The anniversary of Sept. 11 at ground zero has now become an occasion for public reflection on the site of the terror attacks, after years as a private commemoration. Last year about 20,000 people arrived at the memorial plaza on the evening of Sept. 11, which was the first year the public was able to visit on the anniversary.
After Friday’s 14th anniversary ceremony the plaza will open three hours earlier, where victims’ families will gather for what has become a tradition of tolling bells, observing moments of silence and reading the names of the nearly 3,000 people killed in the terror strike.
National Sept. 11 Memorial and Museum President Joe Daniels said this week that the memorial will still be reserved for victims’ relatives and other invitees during the morning ceremony, afterward, “the general public that wants to come and pay their respects on this most sacred ground should be let in as soon as possible.” It’s been nearly a decade and a half after hijacked planes hit the World Trade Center’s twin towers, the Pentagon and a field near Shanksville, Pennsylvania, the anniversary continues to be marked with observances around the country.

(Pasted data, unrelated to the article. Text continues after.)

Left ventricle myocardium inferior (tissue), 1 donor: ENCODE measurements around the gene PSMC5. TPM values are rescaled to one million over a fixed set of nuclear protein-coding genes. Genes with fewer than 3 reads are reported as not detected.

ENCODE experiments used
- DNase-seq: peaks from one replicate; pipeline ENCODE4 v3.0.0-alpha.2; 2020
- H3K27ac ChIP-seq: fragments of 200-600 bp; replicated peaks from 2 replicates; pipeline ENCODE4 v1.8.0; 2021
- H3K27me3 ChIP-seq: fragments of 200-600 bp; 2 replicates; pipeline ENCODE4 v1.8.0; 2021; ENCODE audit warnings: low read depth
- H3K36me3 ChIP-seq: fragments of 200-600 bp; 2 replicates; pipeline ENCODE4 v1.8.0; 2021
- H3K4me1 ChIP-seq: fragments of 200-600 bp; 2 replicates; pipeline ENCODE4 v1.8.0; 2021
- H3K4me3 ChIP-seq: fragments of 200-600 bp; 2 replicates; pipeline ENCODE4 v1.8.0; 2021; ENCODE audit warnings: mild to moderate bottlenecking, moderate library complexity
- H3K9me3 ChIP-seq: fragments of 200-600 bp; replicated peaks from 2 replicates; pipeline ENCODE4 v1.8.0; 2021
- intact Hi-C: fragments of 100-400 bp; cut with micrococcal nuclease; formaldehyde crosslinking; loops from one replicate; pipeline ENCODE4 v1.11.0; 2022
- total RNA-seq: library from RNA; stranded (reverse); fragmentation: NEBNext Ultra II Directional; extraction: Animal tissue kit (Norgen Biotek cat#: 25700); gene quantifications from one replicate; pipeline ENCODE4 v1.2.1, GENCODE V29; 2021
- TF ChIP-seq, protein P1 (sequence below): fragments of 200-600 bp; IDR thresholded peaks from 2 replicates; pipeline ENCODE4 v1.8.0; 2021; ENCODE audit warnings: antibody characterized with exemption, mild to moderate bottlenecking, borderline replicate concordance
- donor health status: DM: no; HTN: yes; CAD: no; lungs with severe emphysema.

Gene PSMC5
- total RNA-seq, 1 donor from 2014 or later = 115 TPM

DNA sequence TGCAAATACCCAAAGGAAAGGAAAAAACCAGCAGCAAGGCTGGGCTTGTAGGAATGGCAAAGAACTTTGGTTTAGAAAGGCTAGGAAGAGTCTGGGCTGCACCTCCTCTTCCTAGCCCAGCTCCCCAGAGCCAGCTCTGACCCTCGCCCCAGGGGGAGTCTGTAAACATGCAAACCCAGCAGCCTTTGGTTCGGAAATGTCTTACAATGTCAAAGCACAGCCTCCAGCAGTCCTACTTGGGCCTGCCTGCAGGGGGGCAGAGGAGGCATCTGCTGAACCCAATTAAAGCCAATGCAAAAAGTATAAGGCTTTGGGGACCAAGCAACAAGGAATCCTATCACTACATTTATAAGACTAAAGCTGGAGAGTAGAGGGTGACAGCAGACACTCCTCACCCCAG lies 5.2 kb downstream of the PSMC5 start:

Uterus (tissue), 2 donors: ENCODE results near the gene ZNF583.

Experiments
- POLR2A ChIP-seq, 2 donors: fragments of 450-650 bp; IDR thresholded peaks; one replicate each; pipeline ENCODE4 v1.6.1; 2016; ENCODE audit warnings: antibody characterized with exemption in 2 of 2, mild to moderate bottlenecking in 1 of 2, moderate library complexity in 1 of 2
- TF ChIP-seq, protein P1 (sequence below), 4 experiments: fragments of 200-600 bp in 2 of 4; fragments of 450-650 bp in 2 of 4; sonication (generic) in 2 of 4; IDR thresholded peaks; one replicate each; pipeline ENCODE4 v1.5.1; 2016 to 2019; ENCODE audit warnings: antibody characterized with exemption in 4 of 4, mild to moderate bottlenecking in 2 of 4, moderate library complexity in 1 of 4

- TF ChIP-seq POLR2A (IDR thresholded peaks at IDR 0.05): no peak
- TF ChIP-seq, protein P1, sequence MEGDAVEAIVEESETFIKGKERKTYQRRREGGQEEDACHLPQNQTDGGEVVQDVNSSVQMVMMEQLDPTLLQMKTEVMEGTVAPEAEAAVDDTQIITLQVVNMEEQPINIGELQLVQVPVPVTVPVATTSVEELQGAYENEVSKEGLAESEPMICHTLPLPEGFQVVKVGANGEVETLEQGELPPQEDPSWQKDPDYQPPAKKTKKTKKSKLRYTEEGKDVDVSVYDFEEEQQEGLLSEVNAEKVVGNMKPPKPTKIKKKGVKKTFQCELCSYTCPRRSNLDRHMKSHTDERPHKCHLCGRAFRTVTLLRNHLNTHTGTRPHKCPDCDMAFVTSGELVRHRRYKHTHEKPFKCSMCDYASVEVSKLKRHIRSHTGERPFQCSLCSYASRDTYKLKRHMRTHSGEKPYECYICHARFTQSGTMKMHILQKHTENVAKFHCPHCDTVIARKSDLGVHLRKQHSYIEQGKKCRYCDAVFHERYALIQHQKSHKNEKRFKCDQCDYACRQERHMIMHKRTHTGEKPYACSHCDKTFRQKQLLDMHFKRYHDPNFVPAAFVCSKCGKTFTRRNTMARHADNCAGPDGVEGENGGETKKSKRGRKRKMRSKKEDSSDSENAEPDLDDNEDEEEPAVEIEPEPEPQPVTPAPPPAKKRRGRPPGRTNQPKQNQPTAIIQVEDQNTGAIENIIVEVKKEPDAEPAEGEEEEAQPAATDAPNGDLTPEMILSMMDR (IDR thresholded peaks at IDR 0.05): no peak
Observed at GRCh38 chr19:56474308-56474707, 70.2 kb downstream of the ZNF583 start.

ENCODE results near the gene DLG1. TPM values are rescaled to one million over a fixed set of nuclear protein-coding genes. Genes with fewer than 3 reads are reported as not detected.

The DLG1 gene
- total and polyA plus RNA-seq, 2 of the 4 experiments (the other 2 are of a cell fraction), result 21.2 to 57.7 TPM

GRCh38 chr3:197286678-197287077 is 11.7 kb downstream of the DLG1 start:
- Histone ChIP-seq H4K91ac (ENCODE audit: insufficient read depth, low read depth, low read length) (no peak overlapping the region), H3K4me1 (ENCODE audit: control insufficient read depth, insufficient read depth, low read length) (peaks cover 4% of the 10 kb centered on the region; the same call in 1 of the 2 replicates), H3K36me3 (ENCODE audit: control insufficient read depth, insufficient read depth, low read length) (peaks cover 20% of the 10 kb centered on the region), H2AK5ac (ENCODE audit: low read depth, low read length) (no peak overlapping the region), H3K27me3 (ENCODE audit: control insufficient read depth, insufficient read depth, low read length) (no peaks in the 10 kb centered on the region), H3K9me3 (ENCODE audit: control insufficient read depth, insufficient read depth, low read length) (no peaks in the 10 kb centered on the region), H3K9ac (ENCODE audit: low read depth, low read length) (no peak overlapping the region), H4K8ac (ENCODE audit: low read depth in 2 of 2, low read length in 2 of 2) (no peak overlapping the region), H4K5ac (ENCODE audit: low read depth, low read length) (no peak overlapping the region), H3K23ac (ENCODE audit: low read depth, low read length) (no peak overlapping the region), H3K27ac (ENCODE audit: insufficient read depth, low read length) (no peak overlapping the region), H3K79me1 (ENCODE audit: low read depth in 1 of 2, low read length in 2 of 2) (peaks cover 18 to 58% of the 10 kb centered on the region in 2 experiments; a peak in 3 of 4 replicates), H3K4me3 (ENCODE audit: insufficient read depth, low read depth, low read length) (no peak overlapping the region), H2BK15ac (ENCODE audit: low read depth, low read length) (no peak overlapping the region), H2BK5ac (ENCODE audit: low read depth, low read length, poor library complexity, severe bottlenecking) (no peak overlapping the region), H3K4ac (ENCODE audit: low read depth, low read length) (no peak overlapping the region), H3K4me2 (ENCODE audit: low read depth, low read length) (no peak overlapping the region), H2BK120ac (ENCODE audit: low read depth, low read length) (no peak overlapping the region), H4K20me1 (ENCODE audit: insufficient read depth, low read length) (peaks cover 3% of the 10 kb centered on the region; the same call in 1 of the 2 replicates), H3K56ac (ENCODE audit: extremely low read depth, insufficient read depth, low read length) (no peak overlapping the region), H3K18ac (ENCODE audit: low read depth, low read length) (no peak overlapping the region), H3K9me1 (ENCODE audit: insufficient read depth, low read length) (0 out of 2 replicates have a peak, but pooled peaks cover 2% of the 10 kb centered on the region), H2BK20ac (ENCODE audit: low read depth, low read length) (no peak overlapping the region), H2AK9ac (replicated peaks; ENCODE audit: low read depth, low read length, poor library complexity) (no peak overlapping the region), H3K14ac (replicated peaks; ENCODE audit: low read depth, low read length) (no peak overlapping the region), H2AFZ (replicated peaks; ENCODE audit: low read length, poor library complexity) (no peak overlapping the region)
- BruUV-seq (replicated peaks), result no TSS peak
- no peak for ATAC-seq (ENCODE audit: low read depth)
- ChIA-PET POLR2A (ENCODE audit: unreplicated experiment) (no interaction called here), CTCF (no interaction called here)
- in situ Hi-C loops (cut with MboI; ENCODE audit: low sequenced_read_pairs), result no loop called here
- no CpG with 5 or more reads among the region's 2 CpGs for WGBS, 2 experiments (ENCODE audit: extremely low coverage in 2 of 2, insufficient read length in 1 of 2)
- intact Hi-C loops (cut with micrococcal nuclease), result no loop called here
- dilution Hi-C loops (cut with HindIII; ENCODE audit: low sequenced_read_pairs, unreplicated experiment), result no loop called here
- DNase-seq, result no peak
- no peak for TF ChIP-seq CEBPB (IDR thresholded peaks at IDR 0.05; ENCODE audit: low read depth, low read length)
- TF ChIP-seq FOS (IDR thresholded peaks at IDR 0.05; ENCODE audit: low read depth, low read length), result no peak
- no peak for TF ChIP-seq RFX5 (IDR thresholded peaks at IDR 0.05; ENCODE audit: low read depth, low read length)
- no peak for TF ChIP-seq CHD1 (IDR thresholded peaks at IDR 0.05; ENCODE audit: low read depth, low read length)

The Flight 93 National Memorial near Shanksville in western Pennsylvania is honoring this day by marking the completion of its visitor center, which opened to the public Thursday. President Barack Obama will observe the anniversary with a visit to Fort Meade, Maryland, in order to recognize the military’s work to protect the country.
In Ohio the statehouse will display nearly 3,000 flags, representing the lives lost in an arrangement designed to represent the World Trade Center towers, with a Pentagon-shaped space and an open strip representing the field near Shanksville. Sacramento, California, will also commemorate 9/11 however it will be in conjunction with a parade honoring three Sacramento-area friends who tackled a heavily armed gunman on a Paris-bound high-speed train last month.
Some members of Congress in Washington, plan to spend part of the anniversary discussing federal funding for the ground zero memorial. However some of those close to the commemoration events aim to keep policy and politics away on Sept. 11.
In 2012 organizers of the ground zero ceremony decided to stop letting elected officials read names, though politicians still can attend. In the past some victims’ relatives have invoked political matters while reading names such as declaring that Sept. 11 should be a national holiday but others have sought to keep the focus personal.
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